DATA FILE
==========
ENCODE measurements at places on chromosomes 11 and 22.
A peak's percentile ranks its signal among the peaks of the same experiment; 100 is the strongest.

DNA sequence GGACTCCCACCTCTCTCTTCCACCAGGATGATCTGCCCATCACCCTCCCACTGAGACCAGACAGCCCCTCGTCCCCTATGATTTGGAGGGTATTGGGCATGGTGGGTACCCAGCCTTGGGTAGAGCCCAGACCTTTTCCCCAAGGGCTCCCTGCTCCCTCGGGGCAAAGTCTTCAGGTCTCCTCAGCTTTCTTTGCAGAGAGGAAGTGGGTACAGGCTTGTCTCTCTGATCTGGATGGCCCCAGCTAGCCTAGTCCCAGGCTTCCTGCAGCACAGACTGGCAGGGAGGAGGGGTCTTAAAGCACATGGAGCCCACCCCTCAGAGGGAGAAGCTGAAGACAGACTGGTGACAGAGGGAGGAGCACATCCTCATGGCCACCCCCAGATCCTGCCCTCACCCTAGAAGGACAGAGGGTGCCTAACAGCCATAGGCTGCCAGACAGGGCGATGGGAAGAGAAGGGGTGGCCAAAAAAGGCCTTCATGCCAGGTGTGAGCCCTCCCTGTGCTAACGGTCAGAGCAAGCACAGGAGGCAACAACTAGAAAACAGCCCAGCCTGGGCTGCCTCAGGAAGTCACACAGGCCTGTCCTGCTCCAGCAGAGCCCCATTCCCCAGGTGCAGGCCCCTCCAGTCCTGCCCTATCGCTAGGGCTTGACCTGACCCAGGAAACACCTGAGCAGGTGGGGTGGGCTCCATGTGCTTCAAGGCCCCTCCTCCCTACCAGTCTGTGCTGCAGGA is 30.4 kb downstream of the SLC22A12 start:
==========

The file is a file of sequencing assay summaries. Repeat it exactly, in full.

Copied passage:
ENCODE measurements at places on chromosomes 11 and 22.
A peak's percentile ranks its signal among the peaks of the same experiment; 100 is the strongest.

DNA sequence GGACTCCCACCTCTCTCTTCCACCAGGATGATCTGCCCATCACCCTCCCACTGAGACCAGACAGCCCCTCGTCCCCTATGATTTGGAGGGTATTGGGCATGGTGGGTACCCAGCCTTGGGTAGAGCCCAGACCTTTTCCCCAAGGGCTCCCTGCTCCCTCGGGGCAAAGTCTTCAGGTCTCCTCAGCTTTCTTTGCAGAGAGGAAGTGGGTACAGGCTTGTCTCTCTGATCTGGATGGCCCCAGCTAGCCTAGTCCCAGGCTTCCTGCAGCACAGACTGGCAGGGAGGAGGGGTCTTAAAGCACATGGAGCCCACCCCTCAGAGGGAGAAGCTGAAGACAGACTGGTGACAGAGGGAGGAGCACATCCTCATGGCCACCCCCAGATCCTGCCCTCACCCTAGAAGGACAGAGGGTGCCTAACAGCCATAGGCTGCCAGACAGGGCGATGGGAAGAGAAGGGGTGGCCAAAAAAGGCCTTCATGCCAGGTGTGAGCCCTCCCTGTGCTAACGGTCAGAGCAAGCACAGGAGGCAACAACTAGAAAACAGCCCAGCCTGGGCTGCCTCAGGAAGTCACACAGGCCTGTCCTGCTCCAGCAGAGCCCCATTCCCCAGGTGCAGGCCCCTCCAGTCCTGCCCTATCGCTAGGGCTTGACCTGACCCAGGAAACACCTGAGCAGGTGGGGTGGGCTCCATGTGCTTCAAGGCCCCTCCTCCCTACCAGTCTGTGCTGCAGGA is 30.4 kb downstream of the SLC22A12 start: